Cast[edit]

Reception[edit]

A Song to Remember was nominated for Best Actor in a Leading Role (Cornel Wilde), Best Cinematography, Color, Best Film Editing, Best Music, Scoring of a Dramatic or Comedy Picture, Best Sound, Recording (John P. Livadary) and Best Writing, Original Story.[1]

Though Chopin was a true Polish patriot, Vidor highly romanticizes Chopin's patriotism in the film, which was produced during World War II. He fictionalizes Chopin's relationship with Eisner (who did not really accompany him to Paris) and greatly distorts Chopin's relationship with Sand to produce a "good vs. evil" struggle for Chopin's soul between Eisner and Sand. The script occasionally sounds more like propaganda for wartime self-sacrifice over individualism than like the real story of Chopin's life.

Ayn Rand was sharply critical of the film, strongly taking the side of the George Sand character as against the Polish nationalist ones – a value judgement diametrically opposite to that taken by the film makers: "George Sand, according to the film, is evil because she provides a beautiful, private retreat where Chopin can live in peace and luxury, because she takes care of his every need, attends to his health, and urges him to forget the world and devote himself exclusively to the work of writing music, which he is desperately eager to do. The young Polish girl, according to the film, is good because she urges Chopin to drop the work that he loves and go out on a concert tour to collect money 'for the people', for a cause that is identified as national or revolutionary or both, and this is supposed to justify everything – so she demands that Chopin renounce his genius, sacrifice his composing and go out to entertain paying audiences – even though he hates concert playing, is ill with tuberculosis and has been warned by the doctors that the strain of a tour will kill him".[2]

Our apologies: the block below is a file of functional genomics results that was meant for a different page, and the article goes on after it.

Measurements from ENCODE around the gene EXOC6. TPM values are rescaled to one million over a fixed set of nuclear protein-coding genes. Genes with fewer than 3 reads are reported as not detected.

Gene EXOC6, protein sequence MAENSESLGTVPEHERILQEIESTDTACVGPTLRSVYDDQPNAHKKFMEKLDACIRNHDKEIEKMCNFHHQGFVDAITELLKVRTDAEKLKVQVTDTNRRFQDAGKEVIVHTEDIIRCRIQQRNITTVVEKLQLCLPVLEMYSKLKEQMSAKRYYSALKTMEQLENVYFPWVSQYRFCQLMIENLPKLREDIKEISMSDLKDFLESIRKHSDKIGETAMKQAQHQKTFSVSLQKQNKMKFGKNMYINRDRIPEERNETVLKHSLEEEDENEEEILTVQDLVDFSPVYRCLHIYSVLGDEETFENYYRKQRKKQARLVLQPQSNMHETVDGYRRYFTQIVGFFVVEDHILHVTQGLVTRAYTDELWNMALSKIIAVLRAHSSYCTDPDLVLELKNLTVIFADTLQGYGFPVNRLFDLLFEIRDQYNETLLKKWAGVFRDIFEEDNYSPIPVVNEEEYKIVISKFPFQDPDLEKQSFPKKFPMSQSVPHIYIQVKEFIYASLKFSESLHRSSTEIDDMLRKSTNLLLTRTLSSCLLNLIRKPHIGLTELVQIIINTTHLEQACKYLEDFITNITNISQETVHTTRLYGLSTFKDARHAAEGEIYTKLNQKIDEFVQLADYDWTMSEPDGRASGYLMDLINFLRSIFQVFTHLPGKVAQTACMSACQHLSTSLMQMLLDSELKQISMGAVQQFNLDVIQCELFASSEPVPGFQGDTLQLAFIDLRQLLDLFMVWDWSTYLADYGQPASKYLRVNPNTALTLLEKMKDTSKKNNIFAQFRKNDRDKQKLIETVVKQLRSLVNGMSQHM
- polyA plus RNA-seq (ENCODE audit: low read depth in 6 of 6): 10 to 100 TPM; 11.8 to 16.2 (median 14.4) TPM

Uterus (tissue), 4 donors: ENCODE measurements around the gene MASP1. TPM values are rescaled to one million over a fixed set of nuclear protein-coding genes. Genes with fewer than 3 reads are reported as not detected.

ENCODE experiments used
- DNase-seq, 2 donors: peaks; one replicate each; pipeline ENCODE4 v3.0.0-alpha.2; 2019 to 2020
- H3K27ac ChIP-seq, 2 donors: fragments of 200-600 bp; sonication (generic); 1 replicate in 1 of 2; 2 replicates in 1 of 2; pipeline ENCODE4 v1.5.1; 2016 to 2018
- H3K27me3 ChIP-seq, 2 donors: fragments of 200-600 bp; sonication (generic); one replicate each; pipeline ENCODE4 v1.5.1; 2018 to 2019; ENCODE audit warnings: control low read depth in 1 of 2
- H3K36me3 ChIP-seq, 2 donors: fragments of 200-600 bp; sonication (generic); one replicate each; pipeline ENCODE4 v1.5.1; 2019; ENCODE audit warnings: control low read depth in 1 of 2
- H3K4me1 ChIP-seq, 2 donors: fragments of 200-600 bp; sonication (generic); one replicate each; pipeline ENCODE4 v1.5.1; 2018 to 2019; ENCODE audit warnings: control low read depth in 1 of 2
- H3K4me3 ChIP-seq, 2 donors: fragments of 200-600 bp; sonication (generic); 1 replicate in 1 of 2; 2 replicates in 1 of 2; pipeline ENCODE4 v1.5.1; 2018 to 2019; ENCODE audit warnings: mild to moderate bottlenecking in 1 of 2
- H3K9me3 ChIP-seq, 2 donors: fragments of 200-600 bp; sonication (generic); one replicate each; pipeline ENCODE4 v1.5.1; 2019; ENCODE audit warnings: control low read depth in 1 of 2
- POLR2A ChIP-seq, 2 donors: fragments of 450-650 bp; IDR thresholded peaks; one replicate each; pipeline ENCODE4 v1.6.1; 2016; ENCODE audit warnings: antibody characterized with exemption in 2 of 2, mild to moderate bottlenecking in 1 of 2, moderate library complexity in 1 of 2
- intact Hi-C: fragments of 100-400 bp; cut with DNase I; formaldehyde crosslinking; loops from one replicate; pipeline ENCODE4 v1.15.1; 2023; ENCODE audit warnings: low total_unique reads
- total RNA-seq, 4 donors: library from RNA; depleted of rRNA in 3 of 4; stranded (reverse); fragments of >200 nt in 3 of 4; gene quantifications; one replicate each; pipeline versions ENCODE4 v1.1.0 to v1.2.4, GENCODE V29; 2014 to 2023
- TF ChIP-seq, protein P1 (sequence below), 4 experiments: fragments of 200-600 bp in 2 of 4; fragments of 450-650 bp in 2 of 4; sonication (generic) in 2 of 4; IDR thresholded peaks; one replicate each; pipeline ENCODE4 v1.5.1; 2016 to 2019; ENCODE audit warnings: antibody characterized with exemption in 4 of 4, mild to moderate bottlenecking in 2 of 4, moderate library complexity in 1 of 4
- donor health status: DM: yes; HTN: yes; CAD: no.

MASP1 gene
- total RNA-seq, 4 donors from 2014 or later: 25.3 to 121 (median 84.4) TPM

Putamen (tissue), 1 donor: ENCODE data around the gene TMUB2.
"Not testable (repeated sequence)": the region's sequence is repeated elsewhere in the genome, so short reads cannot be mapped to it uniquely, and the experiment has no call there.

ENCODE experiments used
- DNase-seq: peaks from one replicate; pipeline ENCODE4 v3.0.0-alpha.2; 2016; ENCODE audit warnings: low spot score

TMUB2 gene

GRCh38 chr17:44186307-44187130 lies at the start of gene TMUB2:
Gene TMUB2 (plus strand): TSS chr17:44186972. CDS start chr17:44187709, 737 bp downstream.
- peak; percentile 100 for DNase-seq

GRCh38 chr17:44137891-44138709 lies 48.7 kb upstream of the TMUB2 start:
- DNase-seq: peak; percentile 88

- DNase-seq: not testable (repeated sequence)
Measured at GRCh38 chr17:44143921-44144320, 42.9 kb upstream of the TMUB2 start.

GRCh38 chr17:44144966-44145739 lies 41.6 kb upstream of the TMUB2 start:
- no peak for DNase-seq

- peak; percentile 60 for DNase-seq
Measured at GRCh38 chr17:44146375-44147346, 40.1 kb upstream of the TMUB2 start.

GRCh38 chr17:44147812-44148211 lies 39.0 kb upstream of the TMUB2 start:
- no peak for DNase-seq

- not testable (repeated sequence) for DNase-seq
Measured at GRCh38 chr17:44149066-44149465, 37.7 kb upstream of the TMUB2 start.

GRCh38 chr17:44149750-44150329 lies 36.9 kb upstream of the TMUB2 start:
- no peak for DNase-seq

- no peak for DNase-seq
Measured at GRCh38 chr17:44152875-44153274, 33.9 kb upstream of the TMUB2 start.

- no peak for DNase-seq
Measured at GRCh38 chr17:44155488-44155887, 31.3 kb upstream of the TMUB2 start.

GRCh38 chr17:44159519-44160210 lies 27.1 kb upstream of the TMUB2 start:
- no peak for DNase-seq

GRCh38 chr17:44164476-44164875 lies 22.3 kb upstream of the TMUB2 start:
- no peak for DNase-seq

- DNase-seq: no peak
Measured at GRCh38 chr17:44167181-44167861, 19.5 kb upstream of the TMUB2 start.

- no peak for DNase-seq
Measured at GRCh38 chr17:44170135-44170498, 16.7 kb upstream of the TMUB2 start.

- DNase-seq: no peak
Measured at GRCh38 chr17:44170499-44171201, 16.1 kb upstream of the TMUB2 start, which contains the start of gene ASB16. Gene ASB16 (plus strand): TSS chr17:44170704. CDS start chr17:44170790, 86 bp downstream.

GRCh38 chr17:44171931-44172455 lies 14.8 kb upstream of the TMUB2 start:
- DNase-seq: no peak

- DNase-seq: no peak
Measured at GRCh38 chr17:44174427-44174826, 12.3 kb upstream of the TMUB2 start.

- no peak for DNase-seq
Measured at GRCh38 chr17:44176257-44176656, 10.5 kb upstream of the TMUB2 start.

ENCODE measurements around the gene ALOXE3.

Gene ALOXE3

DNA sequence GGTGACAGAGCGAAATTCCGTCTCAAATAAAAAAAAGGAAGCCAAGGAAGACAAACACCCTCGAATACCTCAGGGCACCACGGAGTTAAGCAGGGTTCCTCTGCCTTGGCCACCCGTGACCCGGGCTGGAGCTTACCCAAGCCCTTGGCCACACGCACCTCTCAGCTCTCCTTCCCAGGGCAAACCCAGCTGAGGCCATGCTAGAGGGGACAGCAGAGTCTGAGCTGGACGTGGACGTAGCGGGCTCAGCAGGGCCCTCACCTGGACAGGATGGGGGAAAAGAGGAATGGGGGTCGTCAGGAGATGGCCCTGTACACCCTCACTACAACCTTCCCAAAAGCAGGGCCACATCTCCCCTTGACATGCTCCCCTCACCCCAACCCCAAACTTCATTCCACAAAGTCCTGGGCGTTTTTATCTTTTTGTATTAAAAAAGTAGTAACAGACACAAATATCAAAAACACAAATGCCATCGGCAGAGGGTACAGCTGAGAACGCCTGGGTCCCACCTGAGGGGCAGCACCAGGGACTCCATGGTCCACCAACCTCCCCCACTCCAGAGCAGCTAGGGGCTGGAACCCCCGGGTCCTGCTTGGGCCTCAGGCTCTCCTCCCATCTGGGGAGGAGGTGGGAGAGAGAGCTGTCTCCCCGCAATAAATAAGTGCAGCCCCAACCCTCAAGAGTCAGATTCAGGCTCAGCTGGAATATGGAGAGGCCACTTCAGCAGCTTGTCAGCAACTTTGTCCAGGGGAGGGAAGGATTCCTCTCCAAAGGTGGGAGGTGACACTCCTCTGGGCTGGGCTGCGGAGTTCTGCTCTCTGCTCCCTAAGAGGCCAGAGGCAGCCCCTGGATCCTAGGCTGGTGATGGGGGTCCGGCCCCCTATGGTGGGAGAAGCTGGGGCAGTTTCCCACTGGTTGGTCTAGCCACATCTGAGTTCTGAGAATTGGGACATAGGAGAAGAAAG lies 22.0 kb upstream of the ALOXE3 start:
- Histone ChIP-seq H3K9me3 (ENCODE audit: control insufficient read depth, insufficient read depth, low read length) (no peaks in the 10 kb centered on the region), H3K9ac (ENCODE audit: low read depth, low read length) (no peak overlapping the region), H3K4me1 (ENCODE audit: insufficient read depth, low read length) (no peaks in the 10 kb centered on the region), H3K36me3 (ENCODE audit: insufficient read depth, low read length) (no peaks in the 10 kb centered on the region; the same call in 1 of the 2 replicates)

Victor Brown noted that "The breakup of George Sand's relationship with Chopin was for personal reasons completely different from those shown in the film - mainly Chopin's siding with Sand's estrange daughter against her mother. In fact, George Sand was an outspoken supporter of the Polish national cause in her own right, an allegiance which lasted long past the end of the relationship with Chopin. During the Revolution of 1848 in France George Sand took part in a Polish solidarity demonstration held in Paris on May 15, 1848, calling for the French Army to sent to liberate Poland.[3]

The pianist José Iturbi played the piano music, and also orchestrated part of the B minor Sonata for the scene when Chopin and George Sand arrive in Majorca. The hands of pianist Ervin Nyiregyházi are shown playing the piano.

Legacy[edit]

Liberace's trademark electric candelabrum was inspired by a similar prop in A Song to Remember.[4]

References[edit]

  1. ^ "The 18th Academy Awards (1946) Nominees and Winners". oscars.org. Archived from the original on 6 July 2011. Retrieved 2011-08-16. 
  2. ^ The highly critical review of "A Song to Remember" appears in "Journals of Ayn Rand", edited by David Harriman, Plume Books (Penguin Group), 1999, Ch.10, P.369-370.
  3. ^ Andre Maurois, "Lelia - the Life of George Sand" quoted in Victor Brown, "Holywood Films as a Highly Unreliable History Book" in Hilary Kagan (ed.) "Retrospective Essays on Twentieth Century Popular Culture".
  4. ^ Kart, Larry (February 5, 1987). "Liberace, 67, Pianist Turned One-man Musical Circus`". Chicago Tribune. Retrieved 7 January 2014. 

External links[edit]